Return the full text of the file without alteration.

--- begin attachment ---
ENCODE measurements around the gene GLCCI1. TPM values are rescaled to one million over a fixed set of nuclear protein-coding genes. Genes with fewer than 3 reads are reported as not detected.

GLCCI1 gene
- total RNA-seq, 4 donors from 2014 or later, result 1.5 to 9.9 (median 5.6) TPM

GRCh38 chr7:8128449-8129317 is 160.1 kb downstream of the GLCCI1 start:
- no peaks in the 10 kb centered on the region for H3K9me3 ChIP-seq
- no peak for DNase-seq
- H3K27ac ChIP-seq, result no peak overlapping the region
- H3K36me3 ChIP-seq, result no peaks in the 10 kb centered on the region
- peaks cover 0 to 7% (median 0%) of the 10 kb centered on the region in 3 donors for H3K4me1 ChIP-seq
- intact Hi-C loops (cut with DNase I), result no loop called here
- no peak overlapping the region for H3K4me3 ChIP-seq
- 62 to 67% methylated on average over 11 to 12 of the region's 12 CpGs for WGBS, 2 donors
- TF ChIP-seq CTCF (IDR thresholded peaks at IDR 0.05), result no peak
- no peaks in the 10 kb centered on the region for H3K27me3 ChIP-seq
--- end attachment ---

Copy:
ENCODE measurements around the gene GLCCI1. TPM values are rescaled to one million over a fixed set of nuclear protein-coding genes. Genes with fewer than 3 reads are reported as not detected.

GLCCI1 gene
- total RNA-seq, 4 donors from 2014 or later, result 1.5 to 9.9 (median 5.6) TPM

GRCh38 chr7:8128449-8129317 is 160.1 kb downstream of the GLCCI1 start:
- no peaks in the 10 kb centered on the region for H3K9me3 ChIP-seq
- no peak for DNase-seq
- H3K27ac ChIP-seq, result no peak overlapping the region
- H3K36me3 ChIP-seq, result no peaks in the 10 kb centered on the region
- peaks cover 0 to 7% (median 0%) of the 10 kb centered on the region in 3 donors for H3K4me1 ChIP-seq
- intact Hi-C loops (cut with DNase I), result no loop called here
- no peak overlapping the region for H3K4me3 ChIP-seq
- 62 to 67% methylated on average over 11 to 12 of the region's 12 CpGs for WGBS, 2 donors
- TF ChIP-seq CTCF (IDR thresholded peaks at IDR 0.05), result no peak
- no peaks in the 10 kb centered on the region for H3K27me3 ChIP-seq